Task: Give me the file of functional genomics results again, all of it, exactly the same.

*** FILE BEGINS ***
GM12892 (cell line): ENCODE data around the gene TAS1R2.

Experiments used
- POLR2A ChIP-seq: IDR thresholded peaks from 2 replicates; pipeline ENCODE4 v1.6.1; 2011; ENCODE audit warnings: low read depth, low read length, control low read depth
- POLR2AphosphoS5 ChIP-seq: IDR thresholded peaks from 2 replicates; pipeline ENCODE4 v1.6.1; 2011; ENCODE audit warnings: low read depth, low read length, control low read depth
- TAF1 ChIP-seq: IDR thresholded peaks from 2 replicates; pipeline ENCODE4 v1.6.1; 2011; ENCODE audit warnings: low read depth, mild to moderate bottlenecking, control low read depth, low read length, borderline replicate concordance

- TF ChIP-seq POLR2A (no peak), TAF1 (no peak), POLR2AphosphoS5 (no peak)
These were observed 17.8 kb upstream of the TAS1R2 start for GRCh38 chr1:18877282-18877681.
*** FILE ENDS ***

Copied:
GM12892 (cell line): ENCODE data around the gene TAS1R2.

Experiments used
- POLR2A ChIP-seq: IDR thresholded peaks from 2 replicates; pipeline ENCODE4 v1.6.1; 2011; ENCODE audit warnings: low read depth, low read length, control low read depth
- POLR2AphosphoS5 ChIP-seq: IDR thresholded peaks from 2 replicates; pipeline ENCODE4 v1.6.1; 2011; ENCODE audit warnings: low read depth, low read length, control low read depth
- TAF1 ChIP-seq: IDR thresholded peaks from 2 replicates; pipeline ENCODE4 v1.6.1; 2011; ENCODE audit warnings: low read depth, mild to moderate bottlenecking, control low read depth, low read length, borderline replicate concordance

- TF ChIP-seq POLR2A (no peak), TAF1 (no peak), POLR2AphosphoS5 (no peak)
These were observed 17.8 kb upstream of the TAS1R2 start for GRCh38 chr1:18877282-18877681.